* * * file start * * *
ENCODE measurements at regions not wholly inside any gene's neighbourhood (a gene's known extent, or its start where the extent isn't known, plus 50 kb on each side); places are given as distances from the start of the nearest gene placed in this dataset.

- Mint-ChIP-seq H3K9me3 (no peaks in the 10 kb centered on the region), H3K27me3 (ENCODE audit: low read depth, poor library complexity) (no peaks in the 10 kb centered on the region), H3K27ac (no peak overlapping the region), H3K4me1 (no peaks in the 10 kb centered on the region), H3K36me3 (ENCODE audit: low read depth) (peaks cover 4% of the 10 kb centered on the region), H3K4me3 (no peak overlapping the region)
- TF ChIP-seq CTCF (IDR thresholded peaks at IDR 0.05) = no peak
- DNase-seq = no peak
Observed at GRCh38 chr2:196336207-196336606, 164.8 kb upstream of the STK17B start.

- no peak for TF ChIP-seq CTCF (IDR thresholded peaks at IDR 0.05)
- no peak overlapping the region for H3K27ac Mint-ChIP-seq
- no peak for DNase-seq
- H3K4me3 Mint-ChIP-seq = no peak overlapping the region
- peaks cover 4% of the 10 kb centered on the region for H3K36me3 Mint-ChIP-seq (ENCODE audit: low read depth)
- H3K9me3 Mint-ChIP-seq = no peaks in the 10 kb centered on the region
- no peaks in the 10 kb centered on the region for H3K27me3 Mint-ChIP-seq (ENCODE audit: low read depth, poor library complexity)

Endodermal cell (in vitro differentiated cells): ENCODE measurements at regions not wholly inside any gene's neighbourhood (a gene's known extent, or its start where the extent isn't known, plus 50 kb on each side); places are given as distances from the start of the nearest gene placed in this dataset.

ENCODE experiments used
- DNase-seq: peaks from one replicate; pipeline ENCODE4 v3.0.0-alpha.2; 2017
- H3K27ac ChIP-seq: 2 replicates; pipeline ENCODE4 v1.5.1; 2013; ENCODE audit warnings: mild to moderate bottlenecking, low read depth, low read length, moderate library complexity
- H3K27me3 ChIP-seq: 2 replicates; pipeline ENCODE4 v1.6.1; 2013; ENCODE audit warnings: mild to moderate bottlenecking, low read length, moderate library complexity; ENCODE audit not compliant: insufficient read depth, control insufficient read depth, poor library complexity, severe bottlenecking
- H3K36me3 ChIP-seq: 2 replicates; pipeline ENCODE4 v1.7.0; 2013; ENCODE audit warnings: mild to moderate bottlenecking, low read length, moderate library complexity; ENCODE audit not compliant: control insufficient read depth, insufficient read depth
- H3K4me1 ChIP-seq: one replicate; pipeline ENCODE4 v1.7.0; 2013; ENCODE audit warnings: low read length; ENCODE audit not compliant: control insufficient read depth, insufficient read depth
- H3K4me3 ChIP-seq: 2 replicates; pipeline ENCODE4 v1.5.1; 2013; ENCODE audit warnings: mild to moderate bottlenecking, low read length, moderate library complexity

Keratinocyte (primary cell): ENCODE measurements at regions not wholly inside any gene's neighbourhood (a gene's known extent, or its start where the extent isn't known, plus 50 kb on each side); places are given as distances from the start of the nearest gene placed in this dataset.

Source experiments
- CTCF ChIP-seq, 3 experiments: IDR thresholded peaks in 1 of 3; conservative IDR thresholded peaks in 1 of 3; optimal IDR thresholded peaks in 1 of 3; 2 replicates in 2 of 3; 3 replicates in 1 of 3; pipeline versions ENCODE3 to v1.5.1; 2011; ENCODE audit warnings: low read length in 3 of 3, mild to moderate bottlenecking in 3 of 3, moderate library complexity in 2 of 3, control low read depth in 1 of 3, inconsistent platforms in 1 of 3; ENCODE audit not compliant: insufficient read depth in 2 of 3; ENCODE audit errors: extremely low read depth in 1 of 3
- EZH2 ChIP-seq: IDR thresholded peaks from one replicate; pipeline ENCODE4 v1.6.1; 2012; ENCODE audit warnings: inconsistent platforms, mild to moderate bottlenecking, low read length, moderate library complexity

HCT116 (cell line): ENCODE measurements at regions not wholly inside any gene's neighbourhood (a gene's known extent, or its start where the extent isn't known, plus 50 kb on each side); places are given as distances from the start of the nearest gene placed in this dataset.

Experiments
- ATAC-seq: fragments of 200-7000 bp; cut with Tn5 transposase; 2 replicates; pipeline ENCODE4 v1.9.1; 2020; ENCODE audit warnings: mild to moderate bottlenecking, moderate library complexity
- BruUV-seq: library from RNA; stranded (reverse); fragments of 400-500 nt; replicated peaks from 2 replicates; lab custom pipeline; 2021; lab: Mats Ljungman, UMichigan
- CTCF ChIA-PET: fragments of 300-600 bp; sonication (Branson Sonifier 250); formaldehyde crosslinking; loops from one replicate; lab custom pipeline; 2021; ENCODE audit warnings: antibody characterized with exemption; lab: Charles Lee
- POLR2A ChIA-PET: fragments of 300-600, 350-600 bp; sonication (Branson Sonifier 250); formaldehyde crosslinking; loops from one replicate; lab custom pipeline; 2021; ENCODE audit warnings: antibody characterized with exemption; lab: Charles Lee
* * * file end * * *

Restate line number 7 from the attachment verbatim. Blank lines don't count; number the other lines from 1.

- no peak overlapping the region for H3K27ac Mint-ChIP-seq